“I know you work hard at what you do, but these are hard times and I am barely breaking even. Is there anything you can do about the commission?”
Now, a great deal depends on the price range of the home involved. There are cooperatives and condos in our area where there really is no wiggle room with respect to commission. Gone are the days when an agent can take a couple photos, slap it on the MLS and sit back. Marketing is necessary and it is not inexpensive. So at the entry level I can easily find myself working nearly pro bono and sometimes find myself with a net loss.
It is helpful to outline where the money goes in the sales process. In general the gross commission looks something like the national debt – particularly on a high priced property.
The outline below is very basic but it provides a starting point for sellers to understand how the commission check is divided. In a simple transaction, the commission is divided between the listing agents brokerage and the buyers agents brokerage. Note I say the “brokerage” – the agent doesn’t walk away with that check and plop it in the bank. Unless the agent owns their own brokerage, their portion of the commission is split with their broker.
The listing contract determines how much goes to each brokerage. How much each agent gets from their broker depends on their contract with their broker. At the end of the day – the agent that listed your home could see less than $2500 of a $10,000 gross commission. From that $2500 – you have to subtract taxes, marketing expenses, office expenses, insurance and the like. Bottom line – its not a lot of money once you break it down.
There are often more fingers in the pie than what is indicated. If the buyer was referred by another agent fees of 25-35% for said referral is not uncommon. Lead generation sites – 30%. Relocation companies sometimes charge close to 40% of the gross commission. Since real estate is high touch and low volume, these referral fees can take meat cleaver to an agent income. It’s pretty obvious that unless the commission is very substantial there is not much left under those conditions.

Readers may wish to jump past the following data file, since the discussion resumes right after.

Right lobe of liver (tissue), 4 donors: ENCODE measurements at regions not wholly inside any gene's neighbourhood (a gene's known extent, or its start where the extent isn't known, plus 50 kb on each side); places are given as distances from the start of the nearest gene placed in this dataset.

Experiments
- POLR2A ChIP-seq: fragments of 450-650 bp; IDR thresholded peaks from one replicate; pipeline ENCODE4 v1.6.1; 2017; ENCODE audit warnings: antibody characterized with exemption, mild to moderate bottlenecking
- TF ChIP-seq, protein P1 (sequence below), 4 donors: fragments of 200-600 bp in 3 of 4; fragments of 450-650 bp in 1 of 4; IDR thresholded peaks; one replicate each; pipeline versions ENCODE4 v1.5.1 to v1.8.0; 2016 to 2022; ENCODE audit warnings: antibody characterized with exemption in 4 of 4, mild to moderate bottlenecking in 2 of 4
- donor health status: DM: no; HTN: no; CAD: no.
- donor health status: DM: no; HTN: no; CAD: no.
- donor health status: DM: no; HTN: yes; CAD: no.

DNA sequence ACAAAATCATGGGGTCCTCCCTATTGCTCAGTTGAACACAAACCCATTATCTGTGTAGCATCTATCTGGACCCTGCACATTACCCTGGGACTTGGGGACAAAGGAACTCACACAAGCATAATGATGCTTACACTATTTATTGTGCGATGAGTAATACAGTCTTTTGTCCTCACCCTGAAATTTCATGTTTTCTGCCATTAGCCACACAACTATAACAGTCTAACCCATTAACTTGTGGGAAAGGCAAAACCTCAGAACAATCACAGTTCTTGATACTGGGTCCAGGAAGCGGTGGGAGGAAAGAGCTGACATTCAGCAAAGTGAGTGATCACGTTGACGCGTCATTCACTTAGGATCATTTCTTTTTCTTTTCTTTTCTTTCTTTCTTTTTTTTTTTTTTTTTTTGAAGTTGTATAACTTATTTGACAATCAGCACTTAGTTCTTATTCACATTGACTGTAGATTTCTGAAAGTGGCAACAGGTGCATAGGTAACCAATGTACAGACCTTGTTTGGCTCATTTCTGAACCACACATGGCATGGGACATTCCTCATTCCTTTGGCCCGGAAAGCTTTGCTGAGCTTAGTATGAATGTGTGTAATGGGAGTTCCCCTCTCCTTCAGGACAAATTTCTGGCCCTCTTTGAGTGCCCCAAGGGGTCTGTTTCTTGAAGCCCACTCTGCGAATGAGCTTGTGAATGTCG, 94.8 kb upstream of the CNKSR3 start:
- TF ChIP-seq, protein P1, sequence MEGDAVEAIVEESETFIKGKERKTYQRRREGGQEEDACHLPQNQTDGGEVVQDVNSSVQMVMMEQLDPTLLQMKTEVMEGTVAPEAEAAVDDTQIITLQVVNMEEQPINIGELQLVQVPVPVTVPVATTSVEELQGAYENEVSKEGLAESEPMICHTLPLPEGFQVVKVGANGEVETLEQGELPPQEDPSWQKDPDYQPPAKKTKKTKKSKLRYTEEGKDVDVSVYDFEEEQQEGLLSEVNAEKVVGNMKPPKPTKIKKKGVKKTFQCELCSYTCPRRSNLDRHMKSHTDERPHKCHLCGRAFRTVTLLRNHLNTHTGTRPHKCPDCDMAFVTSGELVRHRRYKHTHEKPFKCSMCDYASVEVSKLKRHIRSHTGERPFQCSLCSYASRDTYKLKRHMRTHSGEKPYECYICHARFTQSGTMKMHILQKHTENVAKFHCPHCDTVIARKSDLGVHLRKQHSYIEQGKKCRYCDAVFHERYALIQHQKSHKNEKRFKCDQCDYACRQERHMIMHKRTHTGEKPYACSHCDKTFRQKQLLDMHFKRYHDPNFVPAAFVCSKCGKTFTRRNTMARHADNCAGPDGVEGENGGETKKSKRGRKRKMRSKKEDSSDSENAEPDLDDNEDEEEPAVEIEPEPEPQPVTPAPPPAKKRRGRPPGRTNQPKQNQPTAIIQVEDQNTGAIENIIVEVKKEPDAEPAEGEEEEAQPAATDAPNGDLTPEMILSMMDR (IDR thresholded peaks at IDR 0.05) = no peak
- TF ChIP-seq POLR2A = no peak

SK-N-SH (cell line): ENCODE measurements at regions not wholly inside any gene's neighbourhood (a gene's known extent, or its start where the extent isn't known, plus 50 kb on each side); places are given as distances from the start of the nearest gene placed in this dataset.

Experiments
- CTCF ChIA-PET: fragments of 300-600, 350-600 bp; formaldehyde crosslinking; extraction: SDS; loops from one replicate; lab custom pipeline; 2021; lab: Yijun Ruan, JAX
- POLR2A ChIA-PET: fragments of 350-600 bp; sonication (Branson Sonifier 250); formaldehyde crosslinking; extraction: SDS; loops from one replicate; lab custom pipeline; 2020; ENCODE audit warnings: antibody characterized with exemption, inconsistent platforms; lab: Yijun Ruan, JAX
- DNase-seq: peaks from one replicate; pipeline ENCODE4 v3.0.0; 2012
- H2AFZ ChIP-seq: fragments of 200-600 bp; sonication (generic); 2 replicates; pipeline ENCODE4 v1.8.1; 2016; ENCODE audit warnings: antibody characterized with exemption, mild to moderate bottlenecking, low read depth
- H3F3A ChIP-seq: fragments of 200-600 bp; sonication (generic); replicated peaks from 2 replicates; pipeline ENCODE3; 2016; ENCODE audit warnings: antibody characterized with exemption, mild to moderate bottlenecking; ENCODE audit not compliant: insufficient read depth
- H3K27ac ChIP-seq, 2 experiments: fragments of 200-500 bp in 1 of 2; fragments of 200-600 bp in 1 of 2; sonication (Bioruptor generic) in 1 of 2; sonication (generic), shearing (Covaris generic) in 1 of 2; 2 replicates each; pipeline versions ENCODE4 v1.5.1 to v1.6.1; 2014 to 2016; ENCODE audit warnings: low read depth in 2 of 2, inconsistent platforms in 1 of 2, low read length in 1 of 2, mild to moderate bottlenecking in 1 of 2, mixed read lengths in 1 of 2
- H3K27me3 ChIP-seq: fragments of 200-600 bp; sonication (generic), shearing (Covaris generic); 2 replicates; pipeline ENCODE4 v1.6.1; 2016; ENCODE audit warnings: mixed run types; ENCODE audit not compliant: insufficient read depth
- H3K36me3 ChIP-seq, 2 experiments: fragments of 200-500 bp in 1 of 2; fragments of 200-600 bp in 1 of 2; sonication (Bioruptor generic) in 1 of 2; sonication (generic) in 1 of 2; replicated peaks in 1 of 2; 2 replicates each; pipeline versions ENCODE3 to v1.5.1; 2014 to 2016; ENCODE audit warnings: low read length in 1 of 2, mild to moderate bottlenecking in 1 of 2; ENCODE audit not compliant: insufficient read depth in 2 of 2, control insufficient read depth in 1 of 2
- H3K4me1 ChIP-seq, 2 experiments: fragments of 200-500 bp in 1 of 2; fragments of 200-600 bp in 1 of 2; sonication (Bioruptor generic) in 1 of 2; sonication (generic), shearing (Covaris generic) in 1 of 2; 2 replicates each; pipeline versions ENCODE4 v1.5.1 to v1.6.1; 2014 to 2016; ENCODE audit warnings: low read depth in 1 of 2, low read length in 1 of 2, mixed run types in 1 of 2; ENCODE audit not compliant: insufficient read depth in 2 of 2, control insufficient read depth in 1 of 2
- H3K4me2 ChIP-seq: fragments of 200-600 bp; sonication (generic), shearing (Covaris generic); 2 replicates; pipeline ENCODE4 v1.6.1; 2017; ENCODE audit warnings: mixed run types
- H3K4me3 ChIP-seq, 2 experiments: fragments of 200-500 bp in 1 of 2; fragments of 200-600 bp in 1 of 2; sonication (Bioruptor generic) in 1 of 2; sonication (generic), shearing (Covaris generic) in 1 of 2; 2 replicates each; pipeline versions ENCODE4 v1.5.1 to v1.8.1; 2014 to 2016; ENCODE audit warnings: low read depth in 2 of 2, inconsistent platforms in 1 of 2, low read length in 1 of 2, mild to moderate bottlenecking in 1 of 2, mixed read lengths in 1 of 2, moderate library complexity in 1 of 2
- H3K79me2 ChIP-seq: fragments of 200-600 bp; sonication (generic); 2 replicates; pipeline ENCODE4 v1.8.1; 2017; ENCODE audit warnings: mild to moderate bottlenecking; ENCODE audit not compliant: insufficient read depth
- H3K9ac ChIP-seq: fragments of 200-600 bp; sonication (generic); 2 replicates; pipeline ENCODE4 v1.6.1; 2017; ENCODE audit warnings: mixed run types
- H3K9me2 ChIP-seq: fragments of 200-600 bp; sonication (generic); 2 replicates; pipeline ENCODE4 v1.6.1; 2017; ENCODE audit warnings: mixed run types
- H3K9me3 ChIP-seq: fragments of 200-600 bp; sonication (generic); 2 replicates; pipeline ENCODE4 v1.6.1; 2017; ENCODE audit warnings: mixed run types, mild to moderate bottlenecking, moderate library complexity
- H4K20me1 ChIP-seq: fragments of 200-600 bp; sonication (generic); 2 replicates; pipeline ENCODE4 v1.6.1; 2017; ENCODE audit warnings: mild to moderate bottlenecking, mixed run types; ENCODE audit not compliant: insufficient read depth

It seems insanely expensive at times… I grant you that . But what exactly the rationale for the high price tag. For the most part – the high sticker price is for risk mitigation. Now sellers are starting to scratch their heads. They ask “what is risky about listing a house or working with a buyer?” This is where HGTV has done agents a bad turn. It’s not the least bit like what you see on House Hunters or Selling New York. As a former salaried employee – I had a hard time wrapping my mind around this concept when i first started.
However, deals fall apart all the time, buyers spin your wheels – literally – and agents can literally spend hundreds of hours on a transaction only to have the whole deal fall through at the closing table. For example – in this type of market there are a lot of buyers, but many never decide to pull the trigger. Agents are spending hours upon hours with buyers who will chug three tanks of gasoline and about 40 hours of their time before merrily walking away. For me that’s about $100 in gasoline – and time wise – what would be a full work week for a salaried employee. High risk, high reward.
When you list your home with me – the outlay in terms of time and money begins immediately. Depending on the property it can add up to four figures very early in the game and time -wise there is a lot of front loading – between photos, promotional materials – I’m into it about 20- 30 hours the first 10 days – with no guarantee of payment. In this case there is also a major monetary risk. Should there be no sale – I’m out that money and that time. High risk, high reward.
This is not just some convoluted scheme to make more money either. This is necessary compensation for taking on a major quantity of monetary risk as well as time and effort. The saying that “time is money” is very, very real to those working on commission. If a listing doesn’t sell, or a buyer doesn’t buy – an agent can never reclaim that time that could have been spent working on a transaction that would have closed.
Let me explain it another way – although we aren’t lawyers – lets use their method of compensation as an example. A lawyer agrees to take on a malpractice suit on contingency or through a retainer. On contingency – I believe the fee is generally about 30% of the settlement. That is probably far and away above what they could ever earn if they charged by the hour. Why so much money? Said attorney is using his office and staff and time for FREE until there is a settlement. That’s very high risk for the attorney . High risk, high reward.
If it is in fact the amount of work that agents have typically done for free that drive up the tab at the closing table – why not change it? But…but….whenever I mention that a seller could save money by giving me a retainer and paying for their own marketing – sellers back off. As of now, both sellers and buyers seem to prefer working on the low risk side of the equation. When a seller asks why the commission is so high – I have – at times suggested a retainer system. Then they ask me “but what if my house doesn’t sell?”
At the end of the day – the public has options – but they are risk averse. For all the angst about cost – which is a very real issue – the current system remains in place because it is the one that the public chooses when push comes to shove.
© 2011 – Ruthmarie G. Hicks – https://thewestchesterview.com All rights reserved.
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